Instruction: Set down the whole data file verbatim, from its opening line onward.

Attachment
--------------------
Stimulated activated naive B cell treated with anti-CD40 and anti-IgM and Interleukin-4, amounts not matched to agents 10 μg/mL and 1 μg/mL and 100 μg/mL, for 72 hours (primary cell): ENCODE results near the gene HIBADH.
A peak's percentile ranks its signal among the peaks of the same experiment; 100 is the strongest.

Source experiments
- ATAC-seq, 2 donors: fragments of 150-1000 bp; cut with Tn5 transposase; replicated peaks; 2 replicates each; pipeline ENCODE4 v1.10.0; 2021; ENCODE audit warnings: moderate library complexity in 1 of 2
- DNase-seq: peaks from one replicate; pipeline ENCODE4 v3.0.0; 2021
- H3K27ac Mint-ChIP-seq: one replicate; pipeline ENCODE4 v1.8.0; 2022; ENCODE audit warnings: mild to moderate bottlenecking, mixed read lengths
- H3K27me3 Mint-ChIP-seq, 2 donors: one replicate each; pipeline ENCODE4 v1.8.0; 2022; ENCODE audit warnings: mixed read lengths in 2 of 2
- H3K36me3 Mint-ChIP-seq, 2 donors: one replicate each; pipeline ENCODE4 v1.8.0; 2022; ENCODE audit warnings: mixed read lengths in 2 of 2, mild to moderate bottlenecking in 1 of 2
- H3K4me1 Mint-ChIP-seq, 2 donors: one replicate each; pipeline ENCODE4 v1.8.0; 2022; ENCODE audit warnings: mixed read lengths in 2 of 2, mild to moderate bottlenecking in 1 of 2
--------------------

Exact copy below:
Stimulated activated naive B cell treated with anti-CD40 and anti-IgM and Interleukin-4, amounts not matched to agents 10 μg/mL and 1 μg/mL and 100 μg/mL, for 72 hours (primary cell): ENCODE results near the gene HIBADH.
A peak's percentile ranks its signal among the peaks of the same experiment; 100 is the strongest.

Source experiments
- ATAC-seq, 2 donors: fragments of 150-1000 bp; cut with Tn5 transposase; replicated peaks; 2 replicates each; pipeline ENCODE4 v1.10.0; 2021; ENCODE audit warnings: moderate library complexity in 1 of 2
- DNase-seq: peaks from one replicate; pipeline ENCODE4 v3.0.0; 2021
- H3K27ac Mint-ChIP-seq: one replicate; pipeline ENCODE4 v1.8.0; 2022; ENCODE audit warnings: mild to moderate bottlenecking, mixed read lengths
- H3K27me3 Mint-ChIP-seq, 2 donors: one replicate each; pipeline ENCODE4 v1.8.0; 2022; ENCODE audit warnings: mixed read lengths in 2 of 2
- H3K36me3 Mint-ChIP-seq, 2 donors: one replicate each; pipeline ENCODE4 v1.8.0; 2022; ENCODE audit warnings: mixed read lengths in 2 of 2, mild to moderate bottlenecking in 1 of 2
- H3K4me1 Mint-ChIP-seq, 2 donors: one replicate each; pipeline ENCODE4 v1.8.0; 2022; ENCODE audit warnings: mixed read lengths in 2 of 2, mild to moderate bottlenecking in 1 of 2